Arts & Culture

Object lesson

A president's maps

Barnet Schecter ’85 is the author, most recently, of George Washington's America: A Biography through His Maps.

Mark Morosse

Mark Morosse

This map of the Massachusetts coastline includes a detail of the Battle of Bunker Hill (right, center). It was one of George Washington's personal maps, now housed at the Sterling Library Map Collection. View full image

When I first saw a reproduction of “The Seat of War in New England,” from George Washington’s map collection, I was immediately smitten. The stunning, vividly colored map combines cartography with detailed pictorial elements. In addition to charting the coastline, towns, and countryside of New England, the map dramatically depicts the early events of the Revolutionary War, including columns of citizen-soldiers converging on Boston to besiege the British after the clashes at Lexington and Concord; and Charlestown in flames during the Battle of Bunker Hill (right, center).

I was eager to turn the pages and see what other marvels might be bound up in Washington’s personal atlas, now housed at Sterling Memorial Library. After a conversation with my longtime editor, I headed up to New Haven to see, in publishing parlance, “if there was a book in it.” My first book, The Battle for New York, had chronicled Washington’s seven-year struggle to defend and then recapture the city from the British, and my publisher had commissioned original maps to illustrate the major combat that tore through today’s five boroughs. But Washington’s personal maps presented a chance to view the Revolutionary War—and perhaps much more of his life—through his eyes directly.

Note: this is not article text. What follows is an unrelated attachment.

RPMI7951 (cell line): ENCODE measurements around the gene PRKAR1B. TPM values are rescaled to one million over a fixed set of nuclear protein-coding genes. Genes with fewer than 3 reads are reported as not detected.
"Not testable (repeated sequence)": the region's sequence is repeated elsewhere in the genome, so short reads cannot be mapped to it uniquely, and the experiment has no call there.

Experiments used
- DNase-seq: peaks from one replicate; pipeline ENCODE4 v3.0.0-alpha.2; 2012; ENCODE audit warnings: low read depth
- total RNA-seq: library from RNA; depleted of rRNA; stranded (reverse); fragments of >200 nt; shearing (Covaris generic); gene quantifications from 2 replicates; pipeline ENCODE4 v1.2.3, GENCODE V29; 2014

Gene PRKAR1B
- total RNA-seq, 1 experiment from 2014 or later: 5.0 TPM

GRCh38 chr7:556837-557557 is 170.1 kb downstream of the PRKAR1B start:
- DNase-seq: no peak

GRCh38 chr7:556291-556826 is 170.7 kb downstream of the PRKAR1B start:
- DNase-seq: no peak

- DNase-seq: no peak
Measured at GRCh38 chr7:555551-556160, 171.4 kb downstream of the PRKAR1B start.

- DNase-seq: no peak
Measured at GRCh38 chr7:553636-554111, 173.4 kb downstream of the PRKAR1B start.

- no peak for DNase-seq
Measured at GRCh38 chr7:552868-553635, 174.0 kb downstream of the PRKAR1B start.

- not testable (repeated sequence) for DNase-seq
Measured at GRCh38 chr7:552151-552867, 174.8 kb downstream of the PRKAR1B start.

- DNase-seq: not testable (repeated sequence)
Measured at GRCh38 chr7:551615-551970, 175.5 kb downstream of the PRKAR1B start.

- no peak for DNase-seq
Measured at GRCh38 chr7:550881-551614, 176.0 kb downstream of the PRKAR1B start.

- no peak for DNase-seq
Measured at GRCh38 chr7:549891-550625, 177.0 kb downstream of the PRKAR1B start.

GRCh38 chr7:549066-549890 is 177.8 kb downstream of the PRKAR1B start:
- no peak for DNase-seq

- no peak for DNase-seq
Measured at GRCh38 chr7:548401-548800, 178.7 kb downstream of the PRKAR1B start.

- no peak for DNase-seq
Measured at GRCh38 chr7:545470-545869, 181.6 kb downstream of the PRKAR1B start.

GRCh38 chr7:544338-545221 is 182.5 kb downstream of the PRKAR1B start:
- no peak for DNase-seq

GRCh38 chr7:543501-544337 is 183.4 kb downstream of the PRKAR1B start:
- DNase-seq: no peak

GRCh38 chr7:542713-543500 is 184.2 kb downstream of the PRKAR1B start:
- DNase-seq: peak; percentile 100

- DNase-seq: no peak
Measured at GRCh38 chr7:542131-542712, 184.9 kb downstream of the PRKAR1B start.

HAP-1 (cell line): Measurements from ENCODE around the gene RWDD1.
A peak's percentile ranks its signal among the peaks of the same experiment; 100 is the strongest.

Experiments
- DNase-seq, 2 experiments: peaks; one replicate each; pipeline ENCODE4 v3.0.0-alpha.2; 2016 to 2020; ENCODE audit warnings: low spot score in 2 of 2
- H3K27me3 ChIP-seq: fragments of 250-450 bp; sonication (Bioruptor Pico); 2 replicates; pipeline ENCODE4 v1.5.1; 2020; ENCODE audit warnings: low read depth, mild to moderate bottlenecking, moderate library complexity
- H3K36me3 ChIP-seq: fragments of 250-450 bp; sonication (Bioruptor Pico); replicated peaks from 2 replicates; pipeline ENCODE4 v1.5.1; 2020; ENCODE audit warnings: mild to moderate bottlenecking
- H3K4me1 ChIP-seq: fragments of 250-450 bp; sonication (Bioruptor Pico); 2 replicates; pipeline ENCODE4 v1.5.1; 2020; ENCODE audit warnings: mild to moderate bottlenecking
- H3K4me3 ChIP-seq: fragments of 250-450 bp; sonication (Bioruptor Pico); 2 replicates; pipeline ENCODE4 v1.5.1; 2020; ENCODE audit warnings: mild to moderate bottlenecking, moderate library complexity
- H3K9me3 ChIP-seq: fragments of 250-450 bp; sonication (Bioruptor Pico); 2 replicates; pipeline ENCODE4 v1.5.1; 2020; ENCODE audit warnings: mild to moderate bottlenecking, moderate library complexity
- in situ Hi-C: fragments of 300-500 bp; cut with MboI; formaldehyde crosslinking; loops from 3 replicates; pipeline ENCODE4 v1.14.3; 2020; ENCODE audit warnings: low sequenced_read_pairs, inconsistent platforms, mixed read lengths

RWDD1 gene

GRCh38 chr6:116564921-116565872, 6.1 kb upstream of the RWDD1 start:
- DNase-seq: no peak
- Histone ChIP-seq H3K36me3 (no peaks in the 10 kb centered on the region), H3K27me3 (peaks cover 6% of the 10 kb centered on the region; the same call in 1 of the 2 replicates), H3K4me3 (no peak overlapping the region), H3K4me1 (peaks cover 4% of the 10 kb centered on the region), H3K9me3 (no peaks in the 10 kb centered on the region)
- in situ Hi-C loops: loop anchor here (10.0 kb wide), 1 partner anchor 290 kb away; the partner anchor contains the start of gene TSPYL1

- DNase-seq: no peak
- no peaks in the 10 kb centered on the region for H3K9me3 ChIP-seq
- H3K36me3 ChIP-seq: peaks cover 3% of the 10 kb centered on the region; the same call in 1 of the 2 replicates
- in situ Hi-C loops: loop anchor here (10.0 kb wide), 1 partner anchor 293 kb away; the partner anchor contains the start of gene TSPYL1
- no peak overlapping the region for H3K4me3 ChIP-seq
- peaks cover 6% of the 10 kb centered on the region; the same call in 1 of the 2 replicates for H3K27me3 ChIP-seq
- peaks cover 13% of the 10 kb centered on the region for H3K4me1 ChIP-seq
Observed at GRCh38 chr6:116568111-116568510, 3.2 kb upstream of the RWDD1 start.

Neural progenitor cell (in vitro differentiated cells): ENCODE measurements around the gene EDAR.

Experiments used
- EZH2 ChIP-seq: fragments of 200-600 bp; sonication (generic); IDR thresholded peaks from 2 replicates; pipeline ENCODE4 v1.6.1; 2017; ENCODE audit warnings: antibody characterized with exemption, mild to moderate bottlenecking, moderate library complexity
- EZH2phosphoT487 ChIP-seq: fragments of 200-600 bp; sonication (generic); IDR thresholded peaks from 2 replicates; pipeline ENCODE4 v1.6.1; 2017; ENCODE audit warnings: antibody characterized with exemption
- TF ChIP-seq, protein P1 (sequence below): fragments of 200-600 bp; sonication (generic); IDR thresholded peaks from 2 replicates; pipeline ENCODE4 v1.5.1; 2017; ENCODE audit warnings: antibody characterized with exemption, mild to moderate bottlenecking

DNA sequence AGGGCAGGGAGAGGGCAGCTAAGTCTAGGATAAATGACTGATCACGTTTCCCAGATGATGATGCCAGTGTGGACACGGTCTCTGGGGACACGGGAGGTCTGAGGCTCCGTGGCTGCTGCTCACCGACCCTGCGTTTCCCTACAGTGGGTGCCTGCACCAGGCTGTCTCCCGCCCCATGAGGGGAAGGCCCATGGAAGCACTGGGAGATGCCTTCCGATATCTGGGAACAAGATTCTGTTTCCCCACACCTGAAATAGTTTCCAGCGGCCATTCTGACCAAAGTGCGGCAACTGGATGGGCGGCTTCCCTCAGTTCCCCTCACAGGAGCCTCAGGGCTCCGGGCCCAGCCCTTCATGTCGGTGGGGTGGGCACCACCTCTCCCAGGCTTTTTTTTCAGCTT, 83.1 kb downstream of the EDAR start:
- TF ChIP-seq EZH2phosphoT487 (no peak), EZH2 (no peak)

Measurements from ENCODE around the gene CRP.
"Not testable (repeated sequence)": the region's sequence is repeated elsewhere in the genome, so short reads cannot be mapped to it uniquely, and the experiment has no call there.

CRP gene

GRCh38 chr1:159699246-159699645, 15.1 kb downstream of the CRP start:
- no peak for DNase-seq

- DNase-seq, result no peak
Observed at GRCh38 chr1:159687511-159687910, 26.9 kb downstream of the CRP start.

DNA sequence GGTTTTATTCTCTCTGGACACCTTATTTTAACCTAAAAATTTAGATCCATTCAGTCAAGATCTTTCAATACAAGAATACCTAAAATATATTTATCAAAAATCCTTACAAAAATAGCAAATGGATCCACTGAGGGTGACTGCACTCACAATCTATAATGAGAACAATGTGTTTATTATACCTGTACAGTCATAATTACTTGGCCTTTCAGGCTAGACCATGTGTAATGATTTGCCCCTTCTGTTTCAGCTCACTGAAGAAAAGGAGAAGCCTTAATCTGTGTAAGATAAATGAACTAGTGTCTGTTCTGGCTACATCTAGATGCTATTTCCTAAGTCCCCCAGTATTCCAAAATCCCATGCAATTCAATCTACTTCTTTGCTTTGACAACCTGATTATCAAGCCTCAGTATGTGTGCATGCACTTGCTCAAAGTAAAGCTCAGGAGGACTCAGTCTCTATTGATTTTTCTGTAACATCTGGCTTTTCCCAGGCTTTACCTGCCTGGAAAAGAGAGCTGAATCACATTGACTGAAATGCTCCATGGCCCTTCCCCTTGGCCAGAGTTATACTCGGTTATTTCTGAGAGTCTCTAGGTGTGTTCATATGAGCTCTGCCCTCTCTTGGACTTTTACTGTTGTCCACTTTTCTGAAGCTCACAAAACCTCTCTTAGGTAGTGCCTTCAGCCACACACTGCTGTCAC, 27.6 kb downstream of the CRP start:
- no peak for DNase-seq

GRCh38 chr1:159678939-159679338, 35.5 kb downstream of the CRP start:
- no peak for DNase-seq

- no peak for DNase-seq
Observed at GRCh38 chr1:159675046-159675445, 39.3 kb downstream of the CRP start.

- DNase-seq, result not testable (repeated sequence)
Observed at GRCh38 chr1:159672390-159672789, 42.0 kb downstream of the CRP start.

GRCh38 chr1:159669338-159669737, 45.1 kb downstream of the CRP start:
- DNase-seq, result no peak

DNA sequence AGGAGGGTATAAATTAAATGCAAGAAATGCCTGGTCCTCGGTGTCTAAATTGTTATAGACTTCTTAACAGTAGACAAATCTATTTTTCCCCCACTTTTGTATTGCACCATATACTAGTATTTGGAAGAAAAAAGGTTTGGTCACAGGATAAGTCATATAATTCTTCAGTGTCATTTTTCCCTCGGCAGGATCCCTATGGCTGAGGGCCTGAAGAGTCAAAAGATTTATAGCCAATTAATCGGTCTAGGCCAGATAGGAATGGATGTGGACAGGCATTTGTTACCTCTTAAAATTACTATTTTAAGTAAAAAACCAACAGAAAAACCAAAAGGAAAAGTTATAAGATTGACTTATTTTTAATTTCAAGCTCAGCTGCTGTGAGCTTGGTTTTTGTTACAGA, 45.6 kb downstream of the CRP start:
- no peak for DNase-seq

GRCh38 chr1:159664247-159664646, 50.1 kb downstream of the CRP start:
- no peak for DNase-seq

As I opened the atlas and proceeded to unfold some of these 43 large maps, I felt as if I were releasing the eighteenth-century atmosphere. On “A General Map of North America” (1762) by John Rocque, for example, the mapmaker noted in certain areas of northern Canada that “these parts are entirely unknown.” Here was an untapped primary source for George Washington’s life, a way to enter his world and experience it with all of the limits and the insights that shaped his outlook. Washington was deeply connected to the land, and maps were always central to his work; as a surveyor, landowner, military leader, farmer, and statesman, he drew and collected maps from his teens until his death.

The ambitious young Virginia gentleman drew maps to secure the borders of his vast acreage on the Potomac River and in the West. After American independence, maps informed the broader vision of a mature leader, who viewed the sprawling new nation’s rivers as the key to unifying the states through commercial interdependence—even as the European powers predicted that the United States would soon be disunited, disintegrating into small, clashing, failed states. President Washington used his maps to conduct balance-of-power diplomacy and launch military campaigns in the borderlands against hostile Indian nations backed by Britain and Spain. Inspired by his trips to the frontiers and his study of the latest maps, Washington grasped the vast dimensions of the new nation and prophetically declared the United States “a rising empire in the New World.” An atlas, I found, can illuminate the story of a life.  

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